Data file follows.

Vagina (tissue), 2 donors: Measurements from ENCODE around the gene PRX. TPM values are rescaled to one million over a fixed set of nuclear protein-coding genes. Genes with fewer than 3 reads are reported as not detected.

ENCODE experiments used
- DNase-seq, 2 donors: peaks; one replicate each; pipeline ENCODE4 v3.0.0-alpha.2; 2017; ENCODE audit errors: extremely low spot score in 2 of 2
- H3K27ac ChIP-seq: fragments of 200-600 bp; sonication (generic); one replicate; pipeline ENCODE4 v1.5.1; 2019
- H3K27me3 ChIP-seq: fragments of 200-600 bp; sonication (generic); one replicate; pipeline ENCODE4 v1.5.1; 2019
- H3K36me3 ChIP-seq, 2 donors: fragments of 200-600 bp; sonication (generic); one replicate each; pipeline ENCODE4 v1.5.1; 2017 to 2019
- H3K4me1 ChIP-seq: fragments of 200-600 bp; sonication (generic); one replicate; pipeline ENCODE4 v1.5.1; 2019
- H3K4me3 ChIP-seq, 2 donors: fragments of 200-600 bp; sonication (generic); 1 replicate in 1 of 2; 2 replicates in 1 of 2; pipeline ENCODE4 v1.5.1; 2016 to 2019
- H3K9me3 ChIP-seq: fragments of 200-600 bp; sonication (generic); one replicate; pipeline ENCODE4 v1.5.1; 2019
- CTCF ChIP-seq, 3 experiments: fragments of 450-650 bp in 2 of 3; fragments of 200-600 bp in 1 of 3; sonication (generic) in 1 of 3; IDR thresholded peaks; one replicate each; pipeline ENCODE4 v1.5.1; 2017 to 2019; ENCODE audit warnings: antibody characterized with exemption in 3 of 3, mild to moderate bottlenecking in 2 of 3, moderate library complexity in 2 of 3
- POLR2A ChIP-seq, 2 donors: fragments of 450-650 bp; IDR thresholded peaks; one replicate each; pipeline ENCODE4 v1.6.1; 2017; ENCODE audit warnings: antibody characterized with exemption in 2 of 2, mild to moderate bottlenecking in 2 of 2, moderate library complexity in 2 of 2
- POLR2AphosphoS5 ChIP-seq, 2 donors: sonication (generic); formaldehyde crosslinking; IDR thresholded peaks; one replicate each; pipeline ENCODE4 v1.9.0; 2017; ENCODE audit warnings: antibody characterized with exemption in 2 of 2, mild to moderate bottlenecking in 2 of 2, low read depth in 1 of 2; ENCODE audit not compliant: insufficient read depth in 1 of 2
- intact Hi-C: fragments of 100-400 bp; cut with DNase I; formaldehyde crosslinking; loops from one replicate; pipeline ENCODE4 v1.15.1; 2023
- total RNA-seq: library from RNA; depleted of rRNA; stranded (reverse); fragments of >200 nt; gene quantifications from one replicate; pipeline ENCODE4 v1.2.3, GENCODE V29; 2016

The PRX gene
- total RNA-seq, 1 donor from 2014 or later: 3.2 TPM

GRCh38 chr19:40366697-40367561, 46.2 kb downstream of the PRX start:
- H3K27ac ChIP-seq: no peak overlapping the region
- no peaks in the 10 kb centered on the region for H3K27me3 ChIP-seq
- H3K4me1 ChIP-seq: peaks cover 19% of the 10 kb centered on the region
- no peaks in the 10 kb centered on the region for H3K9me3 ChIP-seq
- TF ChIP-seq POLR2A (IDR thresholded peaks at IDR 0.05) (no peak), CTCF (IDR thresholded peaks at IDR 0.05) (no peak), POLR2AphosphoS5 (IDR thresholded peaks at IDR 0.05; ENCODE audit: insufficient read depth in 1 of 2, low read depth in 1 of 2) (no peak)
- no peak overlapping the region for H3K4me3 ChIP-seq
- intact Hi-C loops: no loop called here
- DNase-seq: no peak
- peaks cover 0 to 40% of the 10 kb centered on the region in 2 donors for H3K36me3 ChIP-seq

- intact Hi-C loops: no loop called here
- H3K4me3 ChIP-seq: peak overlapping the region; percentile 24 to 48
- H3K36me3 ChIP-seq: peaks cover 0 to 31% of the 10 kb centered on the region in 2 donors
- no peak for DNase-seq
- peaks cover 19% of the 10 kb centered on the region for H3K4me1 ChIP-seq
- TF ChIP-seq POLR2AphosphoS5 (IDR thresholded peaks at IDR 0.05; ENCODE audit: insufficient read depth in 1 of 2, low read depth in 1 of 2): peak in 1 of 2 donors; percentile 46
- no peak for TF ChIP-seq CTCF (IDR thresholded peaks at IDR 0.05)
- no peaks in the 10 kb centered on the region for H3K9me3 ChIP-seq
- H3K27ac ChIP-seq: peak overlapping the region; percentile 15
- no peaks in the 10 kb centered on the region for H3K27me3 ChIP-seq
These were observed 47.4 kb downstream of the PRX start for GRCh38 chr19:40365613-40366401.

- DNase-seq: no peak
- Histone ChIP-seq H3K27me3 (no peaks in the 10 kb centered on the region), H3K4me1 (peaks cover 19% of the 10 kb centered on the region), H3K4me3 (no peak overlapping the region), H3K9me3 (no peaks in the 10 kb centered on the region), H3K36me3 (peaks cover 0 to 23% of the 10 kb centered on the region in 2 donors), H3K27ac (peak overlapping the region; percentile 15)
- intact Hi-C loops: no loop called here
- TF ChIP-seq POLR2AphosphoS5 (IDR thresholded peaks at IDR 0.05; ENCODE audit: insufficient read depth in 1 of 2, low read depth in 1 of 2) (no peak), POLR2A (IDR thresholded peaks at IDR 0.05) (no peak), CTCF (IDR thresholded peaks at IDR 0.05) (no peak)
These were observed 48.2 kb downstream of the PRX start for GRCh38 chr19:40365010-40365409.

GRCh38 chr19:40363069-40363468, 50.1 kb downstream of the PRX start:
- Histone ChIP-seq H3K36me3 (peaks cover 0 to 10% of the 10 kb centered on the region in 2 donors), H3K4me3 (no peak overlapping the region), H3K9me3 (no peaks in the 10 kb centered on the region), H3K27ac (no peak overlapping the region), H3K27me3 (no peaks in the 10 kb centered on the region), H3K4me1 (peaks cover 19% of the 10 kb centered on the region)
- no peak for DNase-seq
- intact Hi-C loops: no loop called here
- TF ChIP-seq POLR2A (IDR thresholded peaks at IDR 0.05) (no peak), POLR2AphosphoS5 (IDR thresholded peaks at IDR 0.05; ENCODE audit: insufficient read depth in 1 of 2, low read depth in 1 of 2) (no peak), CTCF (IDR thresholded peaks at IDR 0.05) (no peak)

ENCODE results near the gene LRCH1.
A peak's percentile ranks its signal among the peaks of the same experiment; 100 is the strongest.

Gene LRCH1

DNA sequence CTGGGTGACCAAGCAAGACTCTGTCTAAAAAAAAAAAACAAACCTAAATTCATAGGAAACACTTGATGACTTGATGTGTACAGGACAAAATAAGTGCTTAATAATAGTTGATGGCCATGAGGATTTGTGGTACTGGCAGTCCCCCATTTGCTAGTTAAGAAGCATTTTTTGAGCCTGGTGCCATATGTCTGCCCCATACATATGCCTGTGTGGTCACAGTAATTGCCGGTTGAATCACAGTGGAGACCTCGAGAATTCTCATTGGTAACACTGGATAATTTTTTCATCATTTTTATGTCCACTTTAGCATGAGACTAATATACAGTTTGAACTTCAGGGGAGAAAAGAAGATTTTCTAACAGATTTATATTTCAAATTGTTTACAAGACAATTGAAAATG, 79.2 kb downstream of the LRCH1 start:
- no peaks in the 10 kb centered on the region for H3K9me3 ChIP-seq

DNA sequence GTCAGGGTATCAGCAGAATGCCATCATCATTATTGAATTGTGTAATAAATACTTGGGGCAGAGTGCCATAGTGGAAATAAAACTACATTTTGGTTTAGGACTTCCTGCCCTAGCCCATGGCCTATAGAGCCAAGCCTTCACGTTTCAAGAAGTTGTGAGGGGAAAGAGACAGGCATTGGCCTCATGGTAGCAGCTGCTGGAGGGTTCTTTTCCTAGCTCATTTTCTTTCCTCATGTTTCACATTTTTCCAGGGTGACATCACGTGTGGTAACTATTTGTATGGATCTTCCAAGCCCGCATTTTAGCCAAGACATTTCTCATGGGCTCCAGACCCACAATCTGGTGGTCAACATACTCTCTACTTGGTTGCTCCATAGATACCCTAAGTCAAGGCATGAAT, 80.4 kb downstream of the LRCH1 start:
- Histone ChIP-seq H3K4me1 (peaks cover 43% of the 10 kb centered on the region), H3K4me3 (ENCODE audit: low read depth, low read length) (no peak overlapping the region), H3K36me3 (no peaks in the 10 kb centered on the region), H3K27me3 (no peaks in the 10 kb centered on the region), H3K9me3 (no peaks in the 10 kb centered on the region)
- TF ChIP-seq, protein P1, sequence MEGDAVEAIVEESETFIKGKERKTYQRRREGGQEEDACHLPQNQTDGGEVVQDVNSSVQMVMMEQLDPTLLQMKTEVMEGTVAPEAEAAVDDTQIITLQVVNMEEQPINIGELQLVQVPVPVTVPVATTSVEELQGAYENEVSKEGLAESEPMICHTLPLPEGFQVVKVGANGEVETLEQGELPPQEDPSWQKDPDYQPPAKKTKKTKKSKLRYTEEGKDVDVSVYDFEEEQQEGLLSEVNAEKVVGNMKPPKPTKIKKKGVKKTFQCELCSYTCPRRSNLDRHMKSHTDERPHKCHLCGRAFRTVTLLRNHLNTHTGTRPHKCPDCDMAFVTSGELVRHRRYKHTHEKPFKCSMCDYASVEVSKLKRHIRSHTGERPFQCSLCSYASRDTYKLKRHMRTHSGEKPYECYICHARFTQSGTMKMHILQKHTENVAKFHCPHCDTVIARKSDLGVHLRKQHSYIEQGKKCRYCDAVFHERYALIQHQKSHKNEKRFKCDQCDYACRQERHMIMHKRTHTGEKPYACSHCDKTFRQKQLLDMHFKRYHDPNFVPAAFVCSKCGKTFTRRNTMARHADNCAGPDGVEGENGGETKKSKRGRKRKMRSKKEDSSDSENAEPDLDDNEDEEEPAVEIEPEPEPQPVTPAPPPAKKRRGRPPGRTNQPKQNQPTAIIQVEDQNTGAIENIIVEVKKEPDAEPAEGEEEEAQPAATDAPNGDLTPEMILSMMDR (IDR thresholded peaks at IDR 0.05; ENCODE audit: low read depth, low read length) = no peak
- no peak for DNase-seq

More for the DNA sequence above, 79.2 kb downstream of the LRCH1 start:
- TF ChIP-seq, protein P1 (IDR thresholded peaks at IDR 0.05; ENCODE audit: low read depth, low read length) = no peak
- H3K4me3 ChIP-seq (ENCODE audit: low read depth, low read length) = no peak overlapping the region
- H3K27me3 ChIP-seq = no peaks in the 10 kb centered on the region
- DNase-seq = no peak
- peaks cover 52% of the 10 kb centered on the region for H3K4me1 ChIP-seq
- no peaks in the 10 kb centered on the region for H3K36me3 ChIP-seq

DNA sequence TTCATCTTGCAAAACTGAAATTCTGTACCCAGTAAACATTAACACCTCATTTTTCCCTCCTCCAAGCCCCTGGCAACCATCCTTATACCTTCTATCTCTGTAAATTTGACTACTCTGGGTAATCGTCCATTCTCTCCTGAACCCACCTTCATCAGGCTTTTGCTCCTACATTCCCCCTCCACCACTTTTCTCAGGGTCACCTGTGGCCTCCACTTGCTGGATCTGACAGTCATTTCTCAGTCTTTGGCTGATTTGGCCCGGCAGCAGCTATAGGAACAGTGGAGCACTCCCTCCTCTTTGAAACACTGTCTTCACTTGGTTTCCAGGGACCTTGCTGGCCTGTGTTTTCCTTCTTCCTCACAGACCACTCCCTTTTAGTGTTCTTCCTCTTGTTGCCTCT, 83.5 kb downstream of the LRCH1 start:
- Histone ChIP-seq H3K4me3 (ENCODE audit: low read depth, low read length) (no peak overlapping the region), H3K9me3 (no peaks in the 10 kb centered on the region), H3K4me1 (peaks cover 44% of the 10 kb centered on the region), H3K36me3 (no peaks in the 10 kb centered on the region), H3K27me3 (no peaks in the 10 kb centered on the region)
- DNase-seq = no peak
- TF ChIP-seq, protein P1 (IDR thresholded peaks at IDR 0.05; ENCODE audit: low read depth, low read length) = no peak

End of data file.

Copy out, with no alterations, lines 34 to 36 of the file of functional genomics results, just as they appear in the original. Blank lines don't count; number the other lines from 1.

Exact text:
- no peaks in the 10 kb centered on the region for H3K9me3 ChIP-seq
- H3K27ac ChIP-seq: peak overlapping the region; percentile 15
- no peaks in the 10 kb centered on the region for H3K27me3 ChIP-seq